Katy Perry once sang, “I wanna see your peacock” and you can be rest assured it had nothing to do with “Emotional Support Animals” (ESA). In case you didn’t hear, someone tried to bring the large bird in the image above on board a flight.

This seems to be a phenomenon unique to the United States. As long as a doctor states the animal is needed by the person when flying, it will be allowed on board. What is the story in the rest of the world?

No Peacocks On British Airways

A recognised assistance dog is permitted to travel on board British Airways. It is pretty specific to say that it is limited to those dogs accredited by certain organisations which would appear to limit things to guide dogs and the like.

All other ESA’s are permitted to travel in the cargo hold. In all the time I have been flying, I have never encountered an animal in the cabin with me. Apart from certain other passengers, but that’s another story!

Lufthansa Covers Everyone

Lufthansa has the same policy as British Airways, it has to be a guide dog. Any other kind of emotional support dog must go in the cargo hold.

Interestingly, on flights to and from the USA an emotional support dog can travel in the cabin. Unlike the US airlines, it is restricted to dogs and does not include the whole zoo.


Some US airlines have seen sense and have banned certain animals from the cabin. These are listed on the web site of The Official ESA Registration of America. From what I can gather, people are using the rules to transport their animals for free throughout the USA which is a bit rude.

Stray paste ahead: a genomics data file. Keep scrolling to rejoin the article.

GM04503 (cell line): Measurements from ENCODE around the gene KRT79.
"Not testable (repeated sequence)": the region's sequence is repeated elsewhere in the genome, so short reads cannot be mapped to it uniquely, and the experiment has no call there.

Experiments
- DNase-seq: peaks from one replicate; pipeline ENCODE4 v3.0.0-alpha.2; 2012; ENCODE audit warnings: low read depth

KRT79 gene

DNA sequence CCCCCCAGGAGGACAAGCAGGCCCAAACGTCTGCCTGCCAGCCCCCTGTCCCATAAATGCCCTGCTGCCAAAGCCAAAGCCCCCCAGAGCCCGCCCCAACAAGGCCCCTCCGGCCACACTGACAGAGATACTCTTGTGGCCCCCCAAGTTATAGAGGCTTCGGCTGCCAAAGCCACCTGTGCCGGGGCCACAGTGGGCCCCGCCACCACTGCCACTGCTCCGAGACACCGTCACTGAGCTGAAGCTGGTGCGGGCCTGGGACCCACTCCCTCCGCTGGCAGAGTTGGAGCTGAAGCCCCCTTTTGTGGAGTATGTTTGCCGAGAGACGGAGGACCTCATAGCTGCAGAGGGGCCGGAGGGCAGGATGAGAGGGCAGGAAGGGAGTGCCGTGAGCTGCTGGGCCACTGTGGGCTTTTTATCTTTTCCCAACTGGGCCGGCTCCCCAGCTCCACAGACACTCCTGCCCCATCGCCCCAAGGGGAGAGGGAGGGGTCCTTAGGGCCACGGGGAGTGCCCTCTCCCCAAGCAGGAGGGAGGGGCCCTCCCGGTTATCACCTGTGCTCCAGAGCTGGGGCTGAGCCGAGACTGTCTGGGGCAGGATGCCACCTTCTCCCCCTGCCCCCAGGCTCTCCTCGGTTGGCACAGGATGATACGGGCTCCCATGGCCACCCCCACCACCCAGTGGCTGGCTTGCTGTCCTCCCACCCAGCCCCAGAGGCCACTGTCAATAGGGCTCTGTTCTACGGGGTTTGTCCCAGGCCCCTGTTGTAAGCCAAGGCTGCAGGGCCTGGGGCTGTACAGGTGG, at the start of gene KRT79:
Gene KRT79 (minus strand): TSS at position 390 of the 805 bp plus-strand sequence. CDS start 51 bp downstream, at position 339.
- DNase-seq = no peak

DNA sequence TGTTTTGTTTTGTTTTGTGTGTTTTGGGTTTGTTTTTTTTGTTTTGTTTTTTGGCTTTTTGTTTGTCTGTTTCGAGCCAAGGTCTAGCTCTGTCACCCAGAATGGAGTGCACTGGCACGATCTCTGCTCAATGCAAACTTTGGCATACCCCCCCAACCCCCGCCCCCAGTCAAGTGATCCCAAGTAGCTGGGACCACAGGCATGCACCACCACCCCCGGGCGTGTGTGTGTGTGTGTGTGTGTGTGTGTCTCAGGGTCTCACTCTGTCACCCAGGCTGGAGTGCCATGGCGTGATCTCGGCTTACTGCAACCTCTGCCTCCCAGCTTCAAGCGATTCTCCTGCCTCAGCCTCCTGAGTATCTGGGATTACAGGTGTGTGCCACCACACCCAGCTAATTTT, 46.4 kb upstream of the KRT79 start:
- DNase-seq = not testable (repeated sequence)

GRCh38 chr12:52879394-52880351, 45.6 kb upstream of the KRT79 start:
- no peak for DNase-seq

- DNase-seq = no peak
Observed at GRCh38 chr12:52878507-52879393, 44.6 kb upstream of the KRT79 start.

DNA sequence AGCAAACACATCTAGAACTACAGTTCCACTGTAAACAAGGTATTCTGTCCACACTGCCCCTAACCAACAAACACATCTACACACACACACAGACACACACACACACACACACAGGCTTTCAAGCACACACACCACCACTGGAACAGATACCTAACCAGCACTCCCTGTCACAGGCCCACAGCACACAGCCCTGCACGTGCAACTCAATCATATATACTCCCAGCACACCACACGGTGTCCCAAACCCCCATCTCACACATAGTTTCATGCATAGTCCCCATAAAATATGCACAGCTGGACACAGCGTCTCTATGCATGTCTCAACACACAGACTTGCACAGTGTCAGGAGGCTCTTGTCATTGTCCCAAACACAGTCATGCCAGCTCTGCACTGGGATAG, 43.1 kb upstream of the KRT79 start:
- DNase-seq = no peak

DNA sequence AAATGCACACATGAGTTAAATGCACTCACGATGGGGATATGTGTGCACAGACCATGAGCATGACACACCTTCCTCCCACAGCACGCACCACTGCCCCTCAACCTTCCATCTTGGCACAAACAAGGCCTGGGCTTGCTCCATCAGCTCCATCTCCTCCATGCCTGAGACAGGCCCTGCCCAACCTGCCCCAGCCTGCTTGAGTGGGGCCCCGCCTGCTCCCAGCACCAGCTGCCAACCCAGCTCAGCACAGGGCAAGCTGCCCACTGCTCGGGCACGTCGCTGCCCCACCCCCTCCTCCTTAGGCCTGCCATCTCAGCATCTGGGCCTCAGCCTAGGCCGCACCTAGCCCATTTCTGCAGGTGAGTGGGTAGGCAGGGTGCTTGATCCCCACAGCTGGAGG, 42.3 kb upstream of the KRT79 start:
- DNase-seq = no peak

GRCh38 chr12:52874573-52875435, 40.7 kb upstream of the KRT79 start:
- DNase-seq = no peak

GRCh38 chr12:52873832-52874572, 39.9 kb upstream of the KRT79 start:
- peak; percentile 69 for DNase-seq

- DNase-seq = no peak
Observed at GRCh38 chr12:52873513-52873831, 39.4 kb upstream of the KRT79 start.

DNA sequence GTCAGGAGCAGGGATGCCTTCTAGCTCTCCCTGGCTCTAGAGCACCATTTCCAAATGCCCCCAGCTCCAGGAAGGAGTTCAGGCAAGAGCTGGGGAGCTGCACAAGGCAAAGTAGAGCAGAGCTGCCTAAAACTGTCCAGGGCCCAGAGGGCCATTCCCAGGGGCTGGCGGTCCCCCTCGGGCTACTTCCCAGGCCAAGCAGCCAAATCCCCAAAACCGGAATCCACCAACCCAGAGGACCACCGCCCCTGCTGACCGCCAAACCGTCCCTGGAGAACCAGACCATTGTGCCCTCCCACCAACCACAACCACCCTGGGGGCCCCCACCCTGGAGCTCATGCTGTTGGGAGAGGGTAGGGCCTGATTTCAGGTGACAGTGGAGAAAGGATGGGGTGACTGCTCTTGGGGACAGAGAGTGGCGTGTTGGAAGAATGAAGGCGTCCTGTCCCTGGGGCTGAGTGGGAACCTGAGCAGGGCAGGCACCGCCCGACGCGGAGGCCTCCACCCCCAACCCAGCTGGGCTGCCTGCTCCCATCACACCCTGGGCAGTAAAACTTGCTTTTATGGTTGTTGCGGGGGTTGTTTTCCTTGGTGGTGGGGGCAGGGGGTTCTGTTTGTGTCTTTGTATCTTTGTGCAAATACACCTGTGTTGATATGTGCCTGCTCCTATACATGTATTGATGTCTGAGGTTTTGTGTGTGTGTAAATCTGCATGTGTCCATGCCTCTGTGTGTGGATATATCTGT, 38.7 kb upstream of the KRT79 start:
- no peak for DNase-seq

For example, Delta bans hedgehogs, ferrets, insects, rodents, snakes, spiders, sugar gliders, reptiles, non-household birds, any animal with tusks or hooves, and any animal, regardless of species, that is not clean or has a foul odour.

Overall Thoughts

Quite frankly it amazes me as to what is allowed on board airlines in the United States. Considering the above list of animals banned by Delta, it would seem people are bringing virtually anything on a flight and claiming emotional support animal.

My view is that it should be restricted to dogs, which is how they do it at most carriers. I guess if you can’t go without your animal you can take the train or get a boat. I know I certainly wouldn’t want to be sitting next to some unruly animal for an entire flight.

What are your thoughts? Do you have an emotional support animal or have had to sit next to one? Thank you for reading and if you have any comments or questions, please leave them below.

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Featured image via Fox News.